- Reuters/Beck Diefenbach
LAS VEGAS – CES was full of wild stuff. Drones that automatically follow you around. Self-driving cars. A TV as thin as a credit card.
But while most of the show is about looking forward to what’s next in tech, I had a lot of trouble staying in the present. I’m in the market for a new laptop, and I was hoping the biggest showcase of gadgets in the world would give me some good guidance.
Unfortunately, I left the show disappointed.
As a Mac user since 2004, I had high hopes last fall for Apple’s redesigned MacBook Pro. I still think it’s probably the best laptop around, but not without some serious caveats, most notably its battery life issues. After giving it some more thought, I decided that was a dealbreaker and my search continued.
- Hollis Johnson/Business Insider
I’d still like to avoid making the jump to Windows or one of Google’s Chromebooks, but the rest of the MacBook lineup is horribly flawed. The MacBook Air is great, but it still has that old, low-resolution screen and the same basic design from over six years ago. Ouch.
Then there’s the newer, super-thin MacBook. While I’m in love with the design and ultra-portability, it’s slightly underpowered for my needs, and I’m not confident it’ll last me more than a couple of years before I need to upgrade again.
I just don’t feel confident buying a new MacBook today.
So, what else is there?
I suddenly find myself Windows-curious.
After a disastrous run with Windows 8, Microsoft has redeemed itself with Windows 10, which finally feels like a mature operating system and an enticing alternative for Mac lovers like me. Over the last year, laptops running Windows 10 feel a step ahead of what we’re seeing in the MacBooks. Touchscreens. Thoughtful, opinionated designs. And plenty of power under the hood.
The MacBook Pro’s new Touch Bar has some clever uses, but it falls short of what’s possible with a full touchscreen. (Apple remains steadfast in its position that laptops shouldn’t have touchscreens.)
- Business Insider/Jeff Dunn
But even the newest Windows 10 laptops don’t cut it for me. Dell introduced a new version of its XPS 13 laptop with a touchscreen that folds over into a tablet mode, but like the MacBook, it doesn’t have enough power for me. I’m intrigued by HP’s Spectre laptops, but the design doesn’t exactly blow me away. Same with the latest stuff from Lenovo. I’ve also been testing Microsoft’s latest Surface Book, which seems like the best of the bunch to me, except I’m not wild about the detachable screen.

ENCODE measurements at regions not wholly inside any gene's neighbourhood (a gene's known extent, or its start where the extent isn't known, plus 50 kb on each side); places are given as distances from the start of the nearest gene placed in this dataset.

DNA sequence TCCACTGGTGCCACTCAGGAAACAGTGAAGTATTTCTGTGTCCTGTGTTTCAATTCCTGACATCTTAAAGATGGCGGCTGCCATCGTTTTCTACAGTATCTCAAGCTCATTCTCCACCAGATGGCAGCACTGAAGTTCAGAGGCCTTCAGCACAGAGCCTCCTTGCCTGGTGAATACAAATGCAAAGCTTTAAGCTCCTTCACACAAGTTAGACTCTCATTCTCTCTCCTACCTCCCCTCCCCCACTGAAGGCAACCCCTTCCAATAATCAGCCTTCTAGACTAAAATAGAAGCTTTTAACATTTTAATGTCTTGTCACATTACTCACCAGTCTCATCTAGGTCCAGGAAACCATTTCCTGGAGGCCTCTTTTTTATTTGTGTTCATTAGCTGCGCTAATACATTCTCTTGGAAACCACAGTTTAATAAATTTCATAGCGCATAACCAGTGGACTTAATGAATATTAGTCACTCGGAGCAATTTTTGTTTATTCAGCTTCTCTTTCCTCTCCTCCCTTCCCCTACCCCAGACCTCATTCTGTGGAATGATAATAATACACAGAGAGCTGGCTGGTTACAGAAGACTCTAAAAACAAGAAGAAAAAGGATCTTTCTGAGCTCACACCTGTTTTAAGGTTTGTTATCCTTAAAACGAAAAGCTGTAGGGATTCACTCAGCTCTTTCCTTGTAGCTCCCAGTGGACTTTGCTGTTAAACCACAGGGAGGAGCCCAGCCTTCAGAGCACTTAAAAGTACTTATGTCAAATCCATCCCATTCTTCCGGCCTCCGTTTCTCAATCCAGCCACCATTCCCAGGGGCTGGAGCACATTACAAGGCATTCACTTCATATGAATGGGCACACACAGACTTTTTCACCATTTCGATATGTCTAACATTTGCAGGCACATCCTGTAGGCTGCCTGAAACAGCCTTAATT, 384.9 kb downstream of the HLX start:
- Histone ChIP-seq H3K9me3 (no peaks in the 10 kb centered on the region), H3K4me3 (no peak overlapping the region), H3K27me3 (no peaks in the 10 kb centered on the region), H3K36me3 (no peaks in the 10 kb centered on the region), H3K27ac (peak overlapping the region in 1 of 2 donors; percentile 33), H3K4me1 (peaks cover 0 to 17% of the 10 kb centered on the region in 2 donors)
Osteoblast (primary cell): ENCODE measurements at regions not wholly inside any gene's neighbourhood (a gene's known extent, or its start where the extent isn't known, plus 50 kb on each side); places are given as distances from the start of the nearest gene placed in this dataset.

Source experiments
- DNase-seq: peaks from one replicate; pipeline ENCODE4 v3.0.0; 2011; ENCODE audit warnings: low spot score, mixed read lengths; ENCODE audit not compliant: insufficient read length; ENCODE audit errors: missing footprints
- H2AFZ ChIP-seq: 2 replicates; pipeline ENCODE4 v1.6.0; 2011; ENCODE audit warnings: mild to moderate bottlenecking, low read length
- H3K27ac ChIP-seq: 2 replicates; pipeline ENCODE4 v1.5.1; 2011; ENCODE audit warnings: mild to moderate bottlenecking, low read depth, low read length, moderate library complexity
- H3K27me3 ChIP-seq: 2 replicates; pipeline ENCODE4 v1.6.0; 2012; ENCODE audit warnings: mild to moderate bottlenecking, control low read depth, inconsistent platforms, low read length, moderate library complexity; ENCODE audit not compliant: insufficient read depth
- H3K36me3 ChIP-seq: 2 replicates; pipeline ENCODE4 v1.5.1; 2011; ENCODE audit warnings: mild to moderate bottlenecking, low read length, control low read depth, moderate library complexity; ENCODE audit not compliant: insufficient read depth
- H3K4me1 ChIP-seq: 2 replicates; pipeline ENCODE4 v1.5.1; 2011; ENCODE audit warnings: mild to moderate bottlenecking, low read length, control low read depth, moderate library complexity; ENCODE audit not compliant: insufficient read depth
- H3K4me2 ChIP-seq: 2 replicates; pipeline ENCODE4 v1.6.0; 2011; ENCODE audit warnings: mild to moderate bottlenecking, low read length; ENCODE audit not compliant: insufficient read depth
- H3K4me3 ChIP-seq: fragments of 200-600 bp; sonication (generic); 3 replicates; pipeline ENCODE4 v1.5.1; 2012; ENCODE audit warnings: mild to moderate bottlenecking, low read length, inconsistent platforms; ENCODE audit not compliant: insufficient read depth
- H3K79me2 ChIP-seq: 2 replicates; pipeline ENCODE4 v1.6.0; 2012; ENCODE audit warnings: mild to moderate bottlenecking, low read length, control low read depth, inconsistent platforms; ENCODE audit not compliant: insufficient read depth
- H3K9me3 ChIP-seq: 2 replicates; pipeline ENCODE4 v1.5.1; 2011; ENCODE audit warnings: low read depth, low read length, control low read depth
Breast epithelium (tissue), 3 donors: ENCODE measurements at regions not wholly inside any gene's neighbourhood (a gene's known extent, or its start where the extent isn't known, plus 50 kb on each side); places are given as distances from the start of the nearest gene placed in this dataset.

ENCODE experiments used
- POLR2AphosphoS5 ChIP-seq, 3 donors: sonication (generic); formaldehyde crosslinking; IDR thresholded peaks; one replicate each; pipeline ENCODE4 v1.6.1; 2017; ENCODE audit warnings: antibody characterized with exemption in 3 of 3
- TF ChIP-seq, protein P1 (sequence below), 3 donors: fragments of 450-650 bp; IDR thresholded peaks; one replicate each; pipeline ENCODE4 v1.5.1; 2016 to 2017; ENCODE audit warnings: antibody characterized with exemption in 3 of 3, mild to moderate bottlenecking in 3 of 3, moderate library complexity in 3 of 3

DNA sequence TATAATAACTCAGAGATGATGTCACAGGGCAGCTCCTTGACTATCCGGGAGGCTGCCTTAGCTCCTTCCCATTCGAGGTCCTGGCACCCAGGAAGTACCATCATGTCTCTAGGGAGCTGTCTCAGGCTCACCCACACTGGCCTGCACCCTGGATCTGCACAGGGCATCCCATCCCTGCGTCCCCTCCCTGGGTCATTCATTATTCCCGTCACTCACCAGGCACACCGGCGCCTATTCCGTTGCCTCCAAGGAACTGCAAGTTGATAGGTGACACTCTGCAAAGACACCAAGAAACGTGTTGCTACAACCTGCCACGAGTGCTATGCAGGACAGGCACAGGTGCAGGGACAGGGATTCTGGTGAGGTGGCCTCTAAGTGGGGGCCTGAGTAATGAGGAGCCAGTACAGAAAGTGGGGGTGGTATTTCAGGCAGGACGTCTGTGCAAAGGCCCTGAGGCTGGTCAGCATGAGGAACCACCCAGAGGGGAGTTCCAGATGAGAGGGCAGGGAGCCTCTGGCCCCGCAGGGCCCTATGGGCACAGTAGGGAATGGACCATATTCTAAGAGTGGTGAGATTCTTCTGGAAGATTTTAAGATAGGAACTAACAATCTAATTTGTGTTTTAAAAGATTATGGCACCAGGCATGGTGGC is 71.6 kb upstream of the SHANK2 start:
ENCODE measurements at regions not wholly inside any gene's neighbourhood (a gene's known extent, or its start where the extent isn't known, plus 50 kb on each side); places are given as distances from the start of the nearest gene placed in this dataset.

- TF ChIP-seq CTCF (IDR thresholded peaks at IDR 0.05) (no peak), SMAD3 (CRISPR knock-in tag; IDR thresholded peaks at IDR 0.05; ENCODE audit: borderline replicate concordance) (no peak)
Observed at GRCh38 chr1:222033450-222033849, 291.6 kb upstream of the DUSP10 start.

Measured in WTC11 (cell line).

Plus there are still a few quirks with Windows 10 that bother me, like the lack of touch-friendly tablet apps.
What about Chromebooks?
Chromebooks are the wild card.
They’re great for doing just about everything you want to do on a computer, but still have some limitations when it comes to running traditional apps. Samsung had the biggest Chromebook announcement of CES, releasing two touchscreen models that can run Android apps.
But Chromebooks and ChromeOS, Google’s operating system for these laptops, are in a weird transition period right now. Google is gearing up to radically change ChromeOS and merge it with Android into one super operating system for laptops, codenamed “Andromeda.” As enticing as some Chromebooks may be, I think it’s worth waiting to see what Google announces this fall before investing in a Chromebook.
- Business Insider/Jeff Dunn
Buying a laptop used to be relatively easy. As a Mac loyalist, I’d just get the best MacBook and be good to go for several years. But that won’t work today. There are too many compromises with every model in the MacBook lineup, and I can’t buy any of them with confidence.
Making the leap to a new platform like Windows or ChromeOS comes with its own problems. ChromeOS is still half-baked and it’ll be several months before we see Google’s grand vision for it. And while some Windows 10 laptops are intriguing, there’s no perfect laptop, and it’s going to be awhile before we get some more options.
For now, the hunt continues.